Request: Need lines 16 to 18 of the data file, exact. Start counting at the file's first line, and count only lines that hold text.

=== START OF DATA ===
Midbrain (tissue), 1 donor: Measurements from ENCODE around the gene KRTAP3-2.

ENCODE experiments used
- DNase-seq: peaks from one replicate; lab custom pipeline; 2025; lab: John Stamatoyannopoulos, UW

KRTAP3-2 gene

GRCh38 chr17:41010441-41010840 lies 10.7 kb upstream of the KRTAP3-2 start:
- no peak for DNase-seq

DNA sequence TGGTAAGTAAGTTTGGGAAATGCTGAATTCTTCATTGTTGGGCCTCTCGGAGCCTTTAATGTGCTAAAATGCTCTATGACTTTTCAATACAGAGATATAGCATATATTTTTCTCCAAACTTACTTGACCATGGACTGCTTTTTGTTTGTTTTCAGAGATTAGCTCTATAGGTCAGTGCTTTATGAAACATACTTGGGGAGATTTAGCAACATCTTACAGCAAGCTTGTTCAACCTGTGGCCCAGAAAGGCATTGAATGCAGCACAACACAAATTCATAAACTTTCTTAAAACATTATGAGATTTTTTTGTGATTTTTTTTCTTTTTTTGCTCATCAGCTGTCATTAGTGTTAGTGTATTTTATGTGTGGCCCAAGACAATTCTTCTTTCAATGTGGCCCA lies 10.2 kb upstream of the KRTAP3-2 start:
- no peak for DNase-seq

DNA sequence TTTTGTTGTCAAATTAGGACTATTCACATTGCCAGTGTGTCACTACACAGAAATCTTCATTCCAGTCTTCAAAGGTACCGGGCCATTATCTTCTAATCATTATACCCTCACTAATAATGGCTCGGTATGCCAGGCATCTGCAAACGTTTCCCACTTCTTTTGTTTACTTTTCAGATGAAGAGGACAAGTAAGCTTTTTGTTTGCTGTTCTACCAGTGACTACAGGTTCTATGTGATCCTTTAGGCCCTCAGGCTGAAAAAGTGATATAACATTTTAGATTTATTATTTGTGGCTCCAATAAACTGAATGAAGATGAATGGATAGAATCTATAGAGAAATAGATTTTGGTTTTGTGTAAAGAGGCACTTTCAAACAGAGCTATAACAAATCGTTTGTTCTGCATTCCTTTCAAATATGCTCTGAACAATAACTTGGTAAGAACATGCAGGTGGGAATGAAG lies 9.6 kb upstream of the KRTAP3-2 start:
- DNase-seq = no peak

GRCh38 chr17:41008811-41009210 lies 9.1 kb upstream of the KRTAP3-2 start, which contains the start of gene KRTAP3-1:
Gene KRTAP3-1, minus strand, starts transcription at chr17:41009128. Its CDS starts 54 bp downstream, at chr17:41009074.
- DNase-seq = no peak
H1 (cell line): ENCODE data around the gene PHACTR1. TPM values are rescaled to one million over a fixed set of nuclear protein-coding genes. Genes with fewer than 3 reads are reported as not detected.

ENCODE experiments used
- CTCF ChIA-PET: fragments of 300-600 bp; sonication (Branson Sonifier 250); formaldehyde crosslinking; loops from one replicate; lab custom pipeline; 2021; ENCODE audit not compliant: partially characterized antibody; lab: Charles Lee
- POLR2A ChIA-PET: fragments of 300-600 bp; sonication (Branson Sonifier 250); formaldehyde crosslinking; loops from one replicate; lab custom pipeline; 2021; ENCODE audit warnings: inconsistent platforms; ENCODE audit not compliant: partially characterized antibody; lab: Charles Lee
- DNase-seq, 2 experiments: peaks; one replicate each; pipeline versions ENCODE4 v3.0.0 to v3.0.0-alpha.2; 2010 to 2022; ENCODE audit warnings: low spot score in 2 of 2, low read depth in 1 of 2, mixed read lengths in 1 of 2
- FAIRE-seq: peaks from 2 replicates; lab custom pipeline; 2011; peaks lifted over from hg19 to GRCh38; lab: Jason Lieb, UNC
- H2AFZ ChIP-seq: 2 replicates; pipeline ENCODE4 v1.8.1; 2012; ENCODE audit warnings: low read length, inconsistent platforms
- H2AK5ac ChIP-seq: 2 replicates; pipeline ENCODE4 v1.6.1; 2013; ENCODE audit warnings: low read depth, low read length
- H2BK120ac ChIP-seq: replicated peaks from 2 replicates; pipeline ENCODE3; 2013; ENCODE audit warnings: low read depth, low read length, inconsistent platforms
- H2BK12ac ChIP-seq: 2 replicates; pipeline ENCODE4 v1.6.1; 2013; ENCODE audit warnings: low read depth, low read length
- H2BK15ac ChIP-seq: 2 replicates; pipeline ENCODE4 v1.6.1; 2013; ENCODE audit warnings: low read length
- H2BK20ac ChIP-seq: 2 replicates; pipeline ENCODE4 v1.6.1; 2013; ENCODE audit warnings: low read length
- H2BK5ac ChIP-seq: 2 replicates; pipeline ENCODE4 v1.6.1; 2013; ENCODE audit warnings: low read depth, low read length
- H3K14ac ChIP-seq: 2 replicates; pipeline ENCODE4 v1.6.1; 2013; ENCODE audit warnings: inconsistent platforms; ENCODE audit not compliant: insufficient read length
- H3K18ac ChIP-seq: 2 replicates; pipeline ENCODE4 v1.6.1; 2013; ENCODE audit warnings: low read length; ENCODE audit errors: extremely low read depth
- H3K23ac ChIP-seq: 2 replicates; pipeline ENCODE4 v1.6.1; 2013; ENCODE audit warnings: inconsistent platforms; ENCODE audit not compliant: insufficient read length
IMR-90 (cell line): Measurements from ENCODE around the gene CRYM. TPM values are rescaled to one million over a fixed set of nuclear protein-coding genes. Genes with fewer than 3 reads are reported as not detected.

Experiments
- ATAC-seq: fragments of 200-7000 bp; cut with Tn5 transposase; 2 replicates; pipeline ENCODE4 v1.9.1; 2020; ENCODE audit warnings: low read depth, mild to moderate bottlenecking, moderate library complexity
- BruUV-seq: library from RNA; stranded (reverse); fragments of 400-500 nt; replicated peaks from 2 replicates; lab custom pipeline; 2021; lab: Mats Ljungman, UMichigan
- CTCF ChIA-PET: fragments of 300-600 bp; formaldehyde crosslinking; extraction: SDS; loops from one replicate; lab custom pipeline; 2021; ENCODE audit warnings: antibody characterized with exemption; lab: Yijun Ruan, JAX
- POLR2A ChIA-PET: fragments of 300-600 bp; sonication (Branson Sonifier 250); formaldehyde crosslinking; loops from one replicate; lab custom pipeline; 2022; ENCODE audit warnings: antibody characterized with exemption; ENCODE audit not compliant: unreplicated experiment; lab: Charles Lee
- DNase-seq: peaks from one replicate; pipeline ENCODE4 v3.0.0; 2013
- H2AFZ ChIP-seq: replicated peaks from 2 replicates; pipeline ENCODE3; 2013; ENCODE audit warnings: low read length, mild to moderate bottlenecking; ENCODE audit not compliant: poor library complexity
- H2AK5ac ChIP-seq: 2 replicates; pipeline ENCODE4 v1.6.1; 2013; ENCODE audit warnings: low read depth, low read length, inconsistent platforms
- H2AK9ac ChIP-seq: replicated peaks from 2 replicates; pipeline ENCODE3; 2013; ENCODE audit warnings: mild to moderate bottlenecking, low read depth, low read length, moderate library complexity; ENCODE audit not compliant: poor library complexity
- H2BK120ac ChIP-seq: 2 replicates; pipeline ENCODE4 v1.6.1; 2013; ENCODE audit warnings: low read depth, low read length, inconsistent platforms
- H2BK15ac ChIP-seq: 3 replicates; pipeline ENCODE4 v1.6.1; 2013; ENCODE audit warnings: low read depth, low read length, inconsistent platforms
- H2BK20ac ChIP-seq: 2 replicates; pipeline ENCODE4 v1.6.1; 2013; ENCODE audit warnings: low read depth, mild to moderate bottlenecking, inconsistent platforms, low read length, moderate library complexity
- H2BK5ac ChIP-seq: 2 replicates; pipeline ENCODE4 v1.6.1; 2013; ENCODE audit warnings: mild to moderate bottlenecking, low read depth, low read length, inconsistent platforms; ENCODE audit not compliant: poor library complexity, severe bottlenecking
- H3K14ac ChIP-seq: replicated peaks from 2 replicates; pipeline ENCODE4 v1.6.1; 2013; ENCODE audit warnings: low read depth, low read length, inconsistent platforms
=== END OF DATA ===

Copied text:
- CTCF ChIA-PET: fragments of 300-600 bp; sonication (Branson Sonifier 250); formaldehyde crosslinking; loops from one replicate; lab custom pipeline; 2021; ENCODE audit not compliant: partially characterized antibody; lab: Charles Lee
- POLR2A ChIA-PET: fragments of 300-600 bp; sonication (Branson Sonifier 250); formaldehyde crosslinking; loops from one replicate; lab custom pipeline; 2021; ENCODE audit warnings: inconsistent platforms; ENCODE audit not compliant: partially characterized antibody; lab: Charles Lee
- DNase-seq, 2 experiments: peaks; one replicate each; pipeline versions ENCODE4 v3.0.0 to v3.0.0-alpha.2; 2010 to 2022; ENCODE audit warnings: low spot score in 2 of 2, low read depth in 1 of 2, mixed read lengths in 1 of 2